Argentine markets on Thursday reacted positively to signs that political leaders from both parties were determined to control an economic crisis sparked by a shock primary-election result that wiped out around a quarter of the peso's value. The peso began to fall on Monday after presidential candidate Alberto Fernandez, running alongside former leftist President Cristina Fernandez de Kirchner, unexpectedly trounced center-right President Mauricio Macri, whose austerity measures turned off voters in Sunday's primary vote.
That prompted fears of a return to protectionist policies and the end of free-market economic reforms should Fernandez triumph in October's election, as now seems likely. Argentina, Latin America's No. 3 economy, is no stranger to financial crisis. But its latest lurch comes amid widespread volatility and fears of a global recession sparked by the trade war between China and the United States, and ongoing protests in Hong Kong.
There had been few signs of rapprochement between Macri and Fernandez in the immediate aftermath of the vote but as markets continued to tumble on Wednesday, they met, agreeing to try to calm volatility. Fernandez later said his economic plans did not contemplate a debt default.
"The conversation was cordial and didn't lead to any concrete announcements, but at least for the first time it showed a desire for both sides to cooperate," broker SBS said in a note. "These gestures will probably serve to calm the spirits of investors but we'll have to see if they are enough or if more specific measures are needed." The peso rose as much as 7% earlier on Thursday, ending the day around 5% higher at 57.4 pesos per dollar, according to traders, who said the chance to snap up rock-bottom pesos had also contributed to its jump. Argentina's Merval stock index was up more than 3% on Thursday afternoon.
Thursday was also the first day this week that the central bank did not undertake dollar auctions from its own reserves to prop up the peso. Since Sunday's vote, the central bank has auctioned a total of $503 million. Speaking earlier on Thursday in a radio interview, Fernandez said he was comfortable with an exchange rate of 60 pesos to the dollar.
Macri announced a series of welfare subsidies and tax cuts for lower-income workers on Wednesday, an awkward about-turn for a president who took office in 2015 vowing to slash public subsidies and to correct what he called years of leftist economic mismanagement. Macri promised to raise the minimum wage, temporarily freeze gasoline prices and increase the income tax bracket floor by 20%. The new measures, which would cost about $678 million, would allow a tax cut for 2 million workers worth some 2,000 pesos ($33) per month per person, the government said.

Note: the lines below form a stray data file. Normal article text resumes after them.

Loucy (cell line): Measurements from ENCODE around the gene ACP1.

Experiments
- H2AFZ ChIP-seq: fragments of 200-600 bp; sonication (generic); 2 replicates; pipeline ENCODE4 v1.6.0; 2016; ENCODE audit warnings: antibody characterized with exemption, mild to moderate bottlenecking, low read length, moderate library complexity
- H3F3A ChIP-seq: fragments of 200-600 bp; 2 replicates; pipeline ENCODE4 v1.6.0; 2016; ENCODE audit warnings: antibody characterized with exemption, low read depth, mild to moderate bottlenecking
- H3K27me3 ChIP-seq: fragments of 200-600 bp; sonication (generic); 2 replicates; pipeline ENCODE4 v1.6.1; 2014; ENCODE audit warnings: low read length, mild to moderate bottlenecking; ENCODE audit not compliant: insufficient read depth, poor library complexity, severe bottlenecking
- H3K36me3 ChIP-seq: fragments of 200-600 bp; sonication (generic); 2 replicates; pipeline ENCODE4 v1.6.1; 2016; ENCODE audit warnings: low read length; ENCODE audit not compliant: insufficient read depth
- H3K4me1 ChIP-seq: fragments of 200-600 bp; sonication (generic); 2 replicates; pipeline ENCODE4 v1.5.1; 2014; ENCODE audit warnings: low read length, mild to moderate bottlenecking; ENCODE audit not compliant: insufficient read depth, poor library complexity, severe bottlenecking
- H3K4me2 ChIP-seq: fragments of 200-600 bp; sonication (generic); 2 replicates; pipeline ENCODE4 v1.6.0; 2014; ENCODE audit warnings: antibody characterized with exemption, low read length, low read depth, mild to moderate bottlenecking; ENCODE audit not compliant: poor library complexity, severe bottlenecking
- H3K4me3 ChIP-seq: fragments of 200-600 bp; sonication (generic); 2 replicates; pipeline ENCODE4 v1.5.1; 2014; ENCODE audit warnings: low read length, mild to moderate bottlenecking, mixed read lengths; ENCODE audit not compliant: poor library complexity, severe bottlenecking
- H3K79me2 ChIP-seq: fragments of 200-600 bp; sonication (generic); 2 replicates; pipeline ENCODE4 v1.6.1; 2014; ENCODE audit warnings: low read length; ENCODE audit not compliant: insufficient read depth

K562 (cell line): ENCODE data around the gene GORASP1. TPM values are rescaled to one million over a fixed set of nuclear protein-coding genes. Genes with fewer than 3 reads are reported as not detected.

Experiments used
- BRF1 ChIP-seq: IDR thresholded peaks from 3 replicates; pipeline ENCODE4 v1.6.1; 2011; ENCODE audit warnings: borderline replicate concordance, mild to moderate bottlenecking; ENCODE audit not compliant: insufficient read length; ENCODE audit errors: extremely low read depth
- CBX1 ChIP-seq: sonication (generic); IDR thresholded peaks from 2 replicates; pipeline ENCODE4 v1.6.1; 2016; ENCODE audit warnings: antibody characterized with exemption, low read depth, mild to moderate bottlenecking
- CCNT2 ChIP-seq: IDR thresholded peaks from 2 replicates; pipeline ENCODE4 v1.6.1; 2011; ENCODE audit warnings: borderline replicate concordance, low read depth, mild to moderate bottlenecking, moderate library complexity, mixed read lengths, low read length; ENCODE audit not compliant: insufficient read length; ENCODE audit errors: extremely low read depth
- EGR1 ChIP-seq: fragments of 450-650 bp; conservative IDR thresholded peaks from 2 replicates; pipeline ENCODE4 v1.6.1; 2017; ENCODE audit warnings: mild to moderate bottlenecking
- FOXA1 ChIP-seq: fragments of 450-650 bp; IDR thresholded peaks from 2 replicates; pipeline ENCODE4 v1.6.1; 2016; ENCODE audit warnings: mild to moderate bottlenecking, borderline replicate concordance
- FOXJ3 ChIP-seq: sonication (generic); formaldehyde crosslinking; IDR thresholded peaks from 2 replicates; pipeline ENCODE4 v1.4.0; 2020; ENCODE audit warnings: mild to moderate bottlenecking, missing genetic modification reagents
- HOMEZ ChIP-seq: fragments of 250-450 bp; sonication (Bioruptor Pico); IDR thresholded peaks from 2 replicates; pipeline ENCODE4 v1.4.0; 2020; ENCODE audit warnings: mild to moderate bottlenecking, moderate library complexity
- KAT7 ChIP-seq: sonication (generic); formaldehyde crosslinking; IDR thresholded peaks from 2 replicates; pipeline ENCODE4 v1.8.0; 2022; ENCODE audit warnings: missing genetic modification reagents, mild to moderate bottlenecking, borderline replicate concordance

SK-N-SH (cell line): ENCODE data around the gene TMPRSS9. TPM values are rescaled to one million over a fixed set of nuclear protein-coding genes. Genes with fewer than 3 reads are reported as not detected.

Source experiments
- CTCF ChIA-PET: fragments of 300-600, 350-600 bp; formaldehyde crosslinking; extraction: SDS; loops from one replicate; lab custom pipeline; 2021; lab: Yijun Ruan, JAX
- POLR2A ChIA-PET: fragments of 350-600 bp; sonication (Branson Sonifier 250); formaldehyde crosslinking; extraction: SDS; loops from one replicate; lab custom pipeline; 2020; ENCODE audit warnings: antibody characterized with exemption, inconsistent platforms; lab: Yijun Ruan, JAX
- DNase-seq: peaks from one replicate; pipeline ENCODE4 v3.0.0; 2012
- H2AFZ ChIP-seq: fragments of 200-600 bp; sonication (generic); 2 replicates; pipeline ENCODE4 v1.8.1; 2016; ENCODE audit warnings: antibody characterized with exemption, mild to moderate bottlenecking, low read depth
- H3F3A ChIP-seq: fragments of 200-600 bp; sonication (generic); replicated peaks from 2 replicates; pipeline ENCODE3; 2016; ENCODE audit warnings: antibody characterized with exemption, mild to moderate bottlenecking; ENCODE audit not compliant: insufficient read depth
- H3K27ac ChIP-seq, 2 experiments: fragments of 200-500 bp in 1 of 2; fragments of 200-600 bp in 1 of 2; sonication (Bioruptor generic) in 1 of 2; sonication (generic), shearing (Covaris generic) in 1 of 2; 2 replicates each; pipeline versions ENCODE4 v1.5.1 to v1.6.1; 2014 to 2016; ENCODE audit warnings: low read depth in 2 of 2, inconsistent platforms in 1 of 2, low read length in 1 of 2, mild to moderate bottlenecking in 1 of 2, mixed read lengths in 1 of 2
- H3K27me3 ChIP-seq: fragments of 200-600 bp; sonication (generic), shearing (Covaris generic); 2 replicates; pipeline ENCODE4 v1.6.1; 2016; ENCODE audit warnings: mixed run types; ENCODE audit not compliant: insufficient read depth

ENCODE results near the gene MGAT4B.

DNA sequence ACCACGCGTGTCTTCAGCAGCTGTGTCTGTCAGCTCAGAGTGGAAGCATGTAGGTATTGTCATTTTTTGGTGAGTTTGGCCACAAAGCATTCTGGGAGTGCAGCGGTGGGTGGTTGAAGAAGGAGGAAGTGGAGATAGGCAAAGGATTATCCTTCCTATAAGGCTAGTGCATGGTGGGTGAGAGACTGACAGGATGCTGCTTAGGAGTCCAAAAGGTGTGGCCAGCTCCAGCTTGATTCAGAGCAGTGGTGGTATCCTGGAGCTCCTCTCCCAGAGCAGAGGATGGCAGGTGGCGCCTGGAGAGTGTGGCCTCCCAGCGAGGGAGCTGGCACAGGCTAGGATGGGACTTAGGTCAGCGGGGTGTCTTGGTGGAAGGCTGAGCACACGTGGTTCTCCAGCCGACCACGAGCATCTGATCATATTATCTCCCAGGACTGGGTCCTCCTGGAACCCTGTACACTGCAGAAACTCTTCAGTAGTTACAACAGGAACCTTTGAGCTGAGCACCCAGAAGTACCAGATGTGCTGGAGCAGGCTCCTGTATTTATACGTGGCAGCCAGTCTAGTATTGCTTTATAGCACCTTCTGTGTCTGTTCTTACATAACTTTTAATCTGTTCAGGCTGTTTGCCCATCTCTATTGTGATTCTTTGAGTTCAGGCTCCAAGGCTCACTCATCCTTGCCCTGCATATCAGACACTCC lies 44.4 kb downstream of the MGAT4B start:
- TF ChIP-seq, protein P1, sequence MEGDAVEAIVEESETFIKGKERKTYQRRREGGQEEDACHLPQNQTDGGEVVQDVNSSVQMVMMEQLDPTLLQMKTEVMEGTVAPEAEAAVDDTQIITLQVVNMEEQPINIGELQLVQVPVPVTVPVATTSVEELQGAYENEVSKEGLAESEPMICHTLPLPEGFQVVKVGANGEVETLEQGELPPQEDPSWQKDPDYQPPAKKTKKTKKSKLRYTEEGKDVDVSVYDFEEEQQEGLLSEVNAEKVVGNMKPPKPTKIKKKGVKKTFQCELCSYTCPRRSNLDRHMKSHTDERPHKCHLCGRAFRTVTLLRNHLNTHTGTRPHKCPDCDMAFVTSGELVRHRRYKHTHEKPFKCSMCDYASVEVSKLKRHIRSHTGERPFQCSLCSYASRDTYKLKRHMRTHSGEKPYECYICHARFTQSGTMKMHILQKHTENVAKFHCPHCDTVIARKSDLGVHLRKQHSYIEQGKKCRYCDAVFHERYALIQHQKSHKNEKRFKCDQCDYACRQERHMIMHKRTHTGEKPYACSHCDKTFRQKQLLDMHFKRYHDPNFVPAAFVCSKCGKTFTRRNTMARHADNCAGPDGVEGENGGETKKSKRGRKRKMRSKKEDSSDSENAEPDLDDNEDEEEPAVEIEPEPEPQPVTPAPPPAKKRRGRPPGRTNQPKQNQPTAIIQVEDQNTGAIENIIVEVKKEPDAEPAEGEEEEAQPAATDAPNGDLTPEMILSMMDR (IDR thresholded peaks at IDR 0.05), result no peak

Education Minister Alejandro Finocchiaro said at a news conference on Thursday that the government was studying new measures to help people with inflation-linked mortgages. The government still has breathing space for more dollar auctions if the peso begins to fall again. The central bank has about $66 billion in reserves, of which about $20 billion are free resources that can be used to pay debt and stabilize the peso, according to an Argentine government official.
Debt payments for the remainder of 2019 are estimated at between $5 billion to $10 billion, depending on Argentina's ability to roll over domestic Treasury bills. There is an additional $27 billion in maturities in 2020, according to government data.
Argentina's century bond traded in thin volumes on Thursday, with prices just above 50 cents on the dollar or some 4 points above Wednesday's close. The January 2028 bond last traded Wednesday according to MarketAxess data, at around 46 cents on the dollar.
(This story has not been edited by Devdiscourse staff and is auto-generated from a syndicated feed.)